Hurricane Katrina brought the tragedy, otherwise known as the Federal Emergency Management Agency, to light.  Actually, that debacle brought more to the surface. On television and in newspapers throughout the globe, America was seen for what it is, a nation of “un-equals.”  The display was quite disturbing, even for those at home.  Worldwide people saw that “Federal Preparedness” and equal opportunities were an illusion.

Plans were not executed.  Disaster relief was nonexistent.  Operations were inefficient.  People professed empathy, and yet; they were without it.  Barbara Bush welcomed the lost and hopeless, as long as they did not stay in her neighborhood for too long.

Promises went by the wayside; proposals remained only that.  Execution of these has yet to occur.  The Gulf coast poor were homeless, helpless, and hurting. There was little regard for the impoverished. For days, the administration was absent.  Our country was righteously embarrassed.  Leadership was little; compassion short-lived.  The world wondered, was America simply being conservative in its approach? The middle class felt the pressure; however, they have no real power.  They lost theirs long ago.

Fortunately, during this calamity, the affluent were also affected and that made a difference. The wealthy were injured and offended.  They were upset. Senator Trent Lott was a casualty of the storm. His oceanfront house in Pascagoula, Mississippi, was destroyed. The Senator’s 154-year old home was completely awash.  There was nothing left to call home.  After twenty plus years of living in this graceful abode, the Lott family was left with only memories.

Democratic Representative Gene Taylor of Mississippi was also victim of this tempest.  His Bay St. Louis home was ruined.  He, as an individual, was so deeply pained by the “Emergency” process that he asked about it later during a congressional investigation.

Congressman Taylor was able to query Former FEMA Director Michael Brown.  The Representative asked, “What part of the FEMA plan envisioned that the first responders in Hancock County and in much of the Mississippi Gulf Coast would have to loot the local grocery store and loot the local Wal-mart in order to feed themselves, would have to loot the local Wal-mart in order to have a change of clothes? What part of your plan was that?”

Dissatisfied with the Directors answer, Taylor respectfully replied offering, “I hope you’ll admit your mistakes. That’s the best way to learn from them.”

The Representative spoke for many.  Hurricane Katrina, then Rita, and ultimately Wilma affected thousands.  Many pleaded forcefully; they want answers and relief for their friends, families, and themselves.  Thankfully, the voices had influence, ability, and they were able to reach the public’s eyes, and ears and that made a difference.

CNN correspondent Kathleen Koch, did an in-depth assessment of her hometown after the storm. Ms. Koch returned to the city where she was raised, Bay Saint Louis, Mississippi.  She found friends, family members, and herself devastated.  Koch realized as did residents, recovery was not forthcoming.  Promises were not kept.  Relief was little.

Nine months later, families are still waiting for trailers, a home to call their own.  Insurance companies had no compassion; they merely dismissed and denied homeowners claims, [even those of Senator Trent Lott.]  Frustration filled the hearts, souls, and minds of those effected by the storm.  An ineffective agency made all matters worse.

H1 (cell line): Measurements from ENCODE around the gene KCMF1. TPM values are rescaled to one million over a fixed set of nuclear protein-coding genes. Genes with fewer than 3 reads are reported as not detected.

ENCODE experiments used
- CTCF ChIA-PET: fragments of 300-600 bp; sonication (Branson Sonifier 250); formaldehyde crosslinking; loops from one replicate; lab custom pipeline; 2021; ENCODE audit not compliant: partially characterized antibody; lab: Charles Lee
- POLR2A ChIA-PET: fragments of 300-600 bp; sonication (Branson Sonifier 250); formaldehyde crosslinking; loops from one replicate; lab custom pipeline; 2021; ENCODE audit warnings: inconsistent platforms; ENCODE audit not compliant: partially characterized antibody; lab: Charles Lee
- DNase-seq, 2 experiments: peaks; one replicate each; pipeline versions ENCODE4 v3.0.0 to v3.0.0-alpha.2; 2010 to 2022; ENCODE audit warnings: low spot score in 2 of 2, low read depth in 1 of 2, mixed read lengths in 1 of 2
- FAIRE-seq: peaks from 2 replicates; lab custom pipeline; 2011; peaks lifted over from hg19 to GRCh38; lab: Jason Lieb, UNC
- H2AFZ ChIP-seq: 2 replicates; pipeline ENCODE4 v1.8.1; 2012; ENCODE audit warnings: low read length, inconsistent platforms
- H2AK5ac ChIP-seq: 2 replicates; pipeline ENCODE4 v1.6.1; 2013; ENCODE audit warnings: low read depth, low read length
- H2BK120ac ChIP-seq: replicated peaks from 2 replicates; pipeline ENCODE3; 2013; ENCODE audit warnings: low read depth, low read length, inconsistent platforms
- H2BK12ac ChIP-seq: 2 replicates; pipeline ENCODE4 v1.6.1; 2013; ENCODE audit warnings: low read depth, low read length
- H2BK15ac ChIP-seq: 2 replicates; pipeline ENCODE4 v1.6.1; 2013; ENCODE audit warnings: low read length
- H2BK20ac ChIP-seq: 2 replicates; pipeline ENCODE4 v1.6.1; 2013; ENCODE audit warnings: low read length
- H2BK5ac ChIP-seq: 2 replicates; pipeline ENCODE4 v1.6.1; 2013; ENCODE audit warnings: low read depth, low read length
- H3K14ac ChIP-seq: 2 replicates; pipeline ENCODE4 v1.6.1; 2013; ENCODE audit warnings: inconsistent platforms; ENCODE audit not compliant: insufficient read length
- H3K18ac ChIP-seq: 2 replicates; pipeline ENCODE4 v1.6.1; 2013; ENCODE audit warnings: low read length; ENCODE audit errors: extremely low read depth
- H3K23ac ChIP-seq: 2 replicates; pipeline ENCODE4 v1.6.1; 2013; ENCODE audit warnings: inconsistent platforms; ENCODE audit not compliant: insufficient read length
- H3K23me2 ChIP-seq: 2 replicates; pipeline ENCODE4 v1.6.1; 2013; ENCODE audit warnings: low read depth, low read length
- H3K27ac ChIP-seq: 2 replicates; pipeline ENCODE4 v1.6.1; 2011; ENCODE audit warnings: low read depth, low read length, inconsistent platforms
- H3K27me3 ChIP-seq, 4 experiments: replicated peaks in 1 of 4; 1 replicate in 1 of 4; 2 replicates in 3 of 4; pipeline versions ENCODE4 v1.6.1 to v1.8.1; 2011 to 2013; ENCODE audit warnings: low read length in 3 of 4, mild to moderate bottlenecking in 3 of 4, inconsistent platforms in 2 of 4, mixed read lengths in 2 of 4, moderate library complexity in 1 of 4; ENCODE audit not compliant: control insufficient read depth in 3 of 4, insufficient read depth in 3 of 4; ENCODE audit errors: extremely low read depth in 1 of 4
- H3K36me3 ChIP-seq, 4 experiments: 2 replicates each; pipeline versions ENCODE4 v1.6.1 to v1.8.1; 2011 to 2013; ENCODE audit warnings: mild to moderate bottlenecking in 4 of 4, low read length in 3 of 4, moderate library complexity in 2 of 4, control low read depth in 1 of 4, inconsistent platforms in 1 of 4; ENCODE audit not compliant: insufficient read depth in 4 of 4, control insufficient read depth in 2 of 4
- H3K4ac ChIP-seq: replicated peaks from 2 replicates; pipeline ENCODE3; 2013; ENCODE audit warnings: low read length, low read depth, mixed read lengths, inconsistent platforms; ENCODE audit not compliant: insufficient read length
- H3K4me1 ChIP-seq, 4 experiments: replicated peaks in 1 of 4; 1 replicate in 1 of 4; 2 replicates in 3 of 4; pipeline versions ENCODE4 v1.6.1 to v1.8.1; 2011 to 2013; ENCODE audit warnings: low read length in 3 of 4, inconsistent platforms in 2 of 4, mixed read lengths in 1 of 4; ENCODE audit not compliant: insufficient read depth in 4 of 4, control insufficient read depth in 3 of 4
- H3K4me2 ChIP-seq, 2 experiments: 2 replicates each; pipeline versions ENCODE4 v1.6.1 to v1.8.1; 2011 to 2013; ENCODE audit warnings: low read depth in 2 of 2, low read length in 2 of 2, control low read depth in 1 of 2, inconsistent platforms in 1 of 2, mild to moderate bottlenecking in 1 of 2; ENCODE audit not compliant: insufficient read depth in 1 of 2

“”Saving My Town” The Fight for Bay Saint Louis,” aired continuously on the Turner Cable News Network. This documentary was calculated and deliberate.  Ms. Koch covered this story with heart felt and heart warming finesse.  Her personal narrative may have had an impact on today’s reported decision, Let us “abolish FEMA.”

Before Katrina, we as citizens saw the inattentiveness of the President, his Cabinet, and appointees.  We knew this was standard.  The nation long ago recognized that the Emperor of Errors could not or would not separate himself from a Crawford vacation.  His associates and subordinates would not disturb their fair leader.  These behaviors were expected.  We as a country had become complacent.  After Katrina, mercifully, all this changed.  Every storm, perhaps, does hold a silver lining.

On this occasion, after this incident, Big-Man Bush had no ground zero to stand on.  There was no war to instigate.  The invisible force truly was.  Mr. Bush could not claim Katrina was a terrorist.  The weather could not be classified as the enemy.  In fact, the foe was he, his organization, his ineptness, and his inadequacies.  When he quipped emphatically, “Brownie, you’re doing a heck of a job.” He knew, the bell tolled for he and his idea of a Federal Emergency Management Agency.

?¢ Mark Thoma, at Economist View offers another pertinent Paul Krugman article.  This one also addresses the FEMA dilemma, the debacle of cronyism.  Please indulge yourself.  May you enjoy . . .

Paul Krugman: The Crony Fairy

References . . .
Senate Panel Urge FEMA Dismantling, By ERIC LIPTON. New York Times. April 27, 2006
Senate Report Urges Dismantling of FEMA, By Spencer S. Hsu. Washington Post.  April 27, 2006
A Short History of FEMA Public Broadcasting, Frontline
Barbara Bush on Hurricane Katrina Refugees About Thursday September 8, 2005
Sen. Lott’s home destroyed by Katrina, From Joe Johns. CNN Washington Bureau. Sunday, September 4, 2005
Cut the red tape, Lott says CNN. Monday, September 5, 2005
Trent Lott Sues State Farm over Katrina Damage ConsumerAffairs.Com. December 16, 2005
9/29/05 Senators Lott’s Katrina Airport Repair Bill Clears Senate Office of Senator Trent Lott
How Reliable Is Brown’s Resume? By Daren Fonda and Rita Healy. Time Magazine September 08, 2005
Congress Questions Brown, PBS Online News Hour. September 27, 2005
Did the Bush administration destroy FEMA’s effectiveness? A Can’t-Do Government,By Paul Krugman. New York Times Friday, September 2, 2005
The latest on Katrina’s aftermath CNN News. Tuesday, September 13, 2005
Katrina Archives CNN News
CNN Presents Classroom: Saving my town: The fight for Bay St. Louis. CNN News. Monday, April 10, 2006
President Arrives in Alabama, Briefed on Hurricane Katrina, [“Brownie, You’re doing . . .] September 2005